Where no math has gone before
A long time ago, in a galaxy far, far away, intelligent life may have emerged from the cosmic soup.
So why haven’t aliens paid us a visit by now? After all, we do have cable. Not to mention the Kardashians.
Despite our terrestrial allure, Thomas Hair, a Florida Gulf Coast University assistant math professor, has a simple explanation: They’re just not that into us.
What could prompt a math professor to boldly go where no math professor had gone before? Elementary, Mr. Spock: He discovered a mathematical step in the search for intelligent life in the universe that others had somehow overlooked.
Hair’s space adventure began in the summer of 2010 when, faced with the prospect of six weeks of restless relaxation, he decided to write a paper that combined his innate mathematical curiosity with his boyhood fascination for space aliens and close encounters of the third kind.
“If the universe is 13.5 billion years old, has anybody ever thought about how long ago the first intelligent civilization could have evolved?” he wondered. It turned out that no one had; at least no one with an advanced math degree.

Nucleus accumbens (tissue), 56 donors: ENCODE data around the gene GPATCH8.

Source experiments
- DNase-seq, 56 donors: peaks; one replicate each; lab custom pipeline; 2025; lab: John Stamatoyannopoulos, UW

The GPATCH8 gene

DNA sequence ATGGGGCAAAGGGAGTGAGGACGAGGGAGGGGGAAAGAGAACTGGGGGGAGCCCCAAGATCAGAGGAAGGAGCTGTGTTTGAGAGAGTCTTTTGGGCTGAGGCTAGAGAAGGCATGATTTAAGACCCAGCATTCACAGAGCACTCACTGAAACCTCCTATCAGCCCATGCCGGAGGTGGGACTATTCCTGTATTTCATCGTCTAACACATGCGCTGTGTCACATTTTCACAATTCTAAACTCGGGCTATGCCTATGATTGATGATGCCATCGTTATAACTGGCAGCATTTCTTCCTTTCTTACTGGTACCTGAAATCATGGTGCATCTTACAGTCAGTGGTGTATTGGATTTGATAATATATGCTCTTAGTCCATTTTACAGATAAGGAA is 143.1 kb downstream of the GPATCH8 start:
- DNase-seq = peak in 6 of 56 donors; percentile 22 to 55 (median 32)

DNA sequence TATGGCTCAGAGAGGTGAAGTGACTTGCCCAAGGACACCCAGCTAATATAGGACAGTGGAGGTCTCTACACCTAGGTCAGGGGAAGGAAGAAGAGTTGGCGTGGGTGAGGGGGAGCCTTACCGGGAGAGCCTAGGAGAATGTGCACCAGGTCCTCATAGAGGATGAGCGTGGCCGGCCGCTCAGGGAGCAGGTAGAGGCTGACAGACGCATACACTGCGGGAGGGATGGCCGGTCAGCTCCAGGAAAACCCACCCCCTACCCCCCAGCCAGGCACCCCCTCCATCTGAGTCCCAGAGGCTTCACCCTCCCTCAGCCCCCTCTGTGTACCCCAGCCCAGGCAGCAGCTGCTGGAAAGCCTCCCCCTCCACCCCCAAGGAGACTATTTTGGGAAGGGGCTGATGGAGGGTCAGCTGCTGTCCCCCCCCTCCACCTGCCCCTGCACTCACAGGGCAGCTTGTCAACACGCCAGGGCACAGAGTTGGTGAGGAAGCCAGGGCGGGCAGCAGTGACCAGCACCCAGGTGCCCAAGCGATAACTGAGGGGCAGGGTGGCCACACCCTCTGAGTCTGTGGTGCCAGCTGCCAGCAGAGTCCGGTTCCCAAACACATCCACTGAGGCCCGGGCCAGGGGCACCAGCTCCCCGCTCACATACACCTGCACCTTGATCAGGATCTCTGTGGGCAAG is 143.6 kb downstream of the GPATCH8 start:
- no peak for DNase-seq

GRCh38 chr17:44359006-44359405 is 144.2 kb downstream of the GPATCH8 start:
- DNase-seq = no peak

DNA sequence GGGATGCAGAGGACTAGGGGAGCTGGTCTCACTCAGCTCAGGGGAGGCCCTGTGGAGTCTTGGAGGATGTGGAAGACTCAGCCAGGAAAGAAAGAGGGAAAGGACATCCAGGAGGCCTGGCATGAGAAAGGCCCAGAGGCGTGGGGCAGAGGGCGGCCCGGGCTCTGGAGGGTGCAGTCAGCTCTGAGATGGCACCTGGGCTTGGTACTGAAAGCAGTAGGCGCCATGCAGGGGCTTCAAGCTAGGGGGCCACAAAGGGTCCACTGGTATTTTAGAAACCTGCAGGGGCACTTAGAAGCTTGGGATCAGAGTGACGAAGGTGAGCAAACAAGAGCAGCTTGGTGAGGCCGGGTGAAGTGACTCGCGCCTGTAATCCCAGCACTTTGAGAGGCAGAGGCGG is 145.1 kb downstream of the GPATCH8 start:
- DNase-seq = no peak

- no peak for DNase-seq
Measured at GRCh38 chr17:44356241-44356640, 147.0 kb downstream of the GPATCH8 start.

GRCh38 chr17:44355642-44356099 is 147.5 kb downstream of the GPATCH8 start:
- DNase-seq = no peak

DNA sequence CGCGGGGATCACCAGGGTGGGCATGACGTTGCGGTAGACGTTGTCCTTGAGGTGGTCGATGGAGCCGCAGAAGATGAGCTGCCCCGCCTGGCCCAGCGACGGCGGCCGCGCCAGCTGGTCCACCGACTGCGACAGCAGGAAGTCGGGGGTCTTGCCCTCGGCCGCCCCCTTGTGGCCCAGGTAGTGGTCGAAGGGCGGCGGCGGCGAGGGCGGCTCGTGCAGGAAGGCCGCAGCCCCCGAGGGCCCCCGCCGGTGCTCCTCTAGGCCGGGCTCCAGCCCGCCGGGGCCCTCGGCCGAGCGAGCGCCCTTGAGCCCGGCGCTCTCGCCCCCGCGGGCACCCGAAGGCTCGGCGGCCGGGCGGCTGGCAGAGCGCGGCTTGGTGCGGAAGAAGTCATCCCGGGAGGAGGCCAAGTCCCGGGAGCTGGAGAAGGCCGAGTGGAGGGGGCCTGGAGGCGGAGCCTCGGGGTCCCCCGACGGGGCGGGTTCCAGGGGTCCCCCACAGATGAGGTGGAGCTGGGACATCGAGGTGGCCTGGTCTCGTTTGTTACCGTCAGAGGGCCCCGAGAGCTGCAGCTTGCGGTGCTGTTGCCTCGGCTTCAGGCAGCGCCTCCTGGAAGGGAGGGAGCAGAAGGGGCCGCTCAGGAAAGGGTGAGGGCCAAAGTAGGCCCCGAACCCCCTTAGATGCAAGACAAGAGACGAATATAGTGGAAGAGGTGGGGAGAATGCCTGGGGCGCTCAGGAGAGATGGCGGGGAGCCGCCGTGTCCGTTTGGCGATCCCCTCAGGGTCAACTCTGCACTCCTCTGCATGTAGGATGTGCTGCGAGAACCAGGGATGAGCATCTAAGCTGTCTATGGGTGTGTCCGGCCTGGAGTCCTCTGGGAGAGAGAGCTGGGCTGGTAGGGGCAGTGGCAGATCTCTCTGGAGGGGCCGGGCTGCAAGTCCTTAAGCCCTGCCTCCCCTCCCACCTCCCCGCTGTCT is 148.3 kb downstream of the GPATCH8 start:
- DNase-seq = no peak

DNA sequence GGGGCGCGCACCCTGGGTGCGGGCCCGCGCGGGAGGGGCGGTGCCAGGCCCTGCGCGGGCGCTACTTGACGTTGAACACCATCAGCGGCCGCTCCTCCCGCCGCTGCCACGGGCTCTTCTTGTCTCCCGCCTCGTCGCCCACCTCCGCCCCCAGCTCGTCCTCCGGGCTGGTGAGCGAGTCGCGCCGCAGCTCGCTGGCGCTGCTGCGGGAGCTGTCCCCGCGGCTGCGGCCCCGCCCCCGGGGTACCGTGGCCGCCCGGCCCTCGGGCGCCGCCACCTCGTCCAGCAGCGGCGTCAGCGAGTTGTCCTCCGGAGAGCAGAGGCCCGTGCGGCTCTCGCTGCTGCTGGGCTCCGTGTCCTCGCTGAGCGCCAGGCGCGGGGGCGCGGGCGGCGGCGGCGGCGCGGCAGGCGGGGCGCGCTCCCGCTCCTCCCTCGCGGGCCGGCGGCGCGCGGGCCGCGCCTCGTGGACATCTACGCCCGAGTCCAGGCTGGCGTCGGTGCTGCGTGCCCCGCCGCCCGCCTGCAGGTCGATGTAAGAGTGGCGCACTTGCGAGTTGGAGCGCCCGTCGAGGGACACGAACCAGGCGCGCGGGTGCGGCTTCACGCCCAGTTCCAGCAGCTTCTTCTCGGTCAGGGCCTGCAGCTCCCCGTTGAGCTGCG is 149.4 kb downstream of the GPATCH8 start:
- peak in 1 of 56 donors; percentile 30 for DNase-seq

“According to astronomers, the first planets like ours formed over 9 billion years ago,” says Hair. “We’ve been around 4.5 billion years. That means that the conditions necessary to support intelligent life in the universe could have already been present for 5 billion years.”
Inspired, Hair ran computer simulations based on the age of the universe, the rate of star formation and varying numbers of civilizations, from 10 to 10,000, that could either have evolved or still be evolving in the Milky Way galaxy over billions of years.
The resulting paper, “Temporal Dispersion of the Emergence of Intelligence: An Inter-Arrival Time Analysis,” opened up a universe of possibilities. Hair’s findings were sufficiently groundbreaking to prompt an invitation to present his paper at the NASA Astrobiology Conference in April.
His work has also prompted publications from around the world – including Discovery News, The Economist and India.com – to report on his conclusions.
“We’ve only been human beings for 100,000 years at most and we’ve only had a civilization where we wrote things down for the last 4,000 to 6,000 years,” Hair says. “Just contemplating a civilization that is 1 million years old is mindboggling, but if we talk about a civilization that is 1,000 times that, a billion years old, that would completely change the way we even think about existence.”
Yes, space monsters of a sort are likely to be involved.
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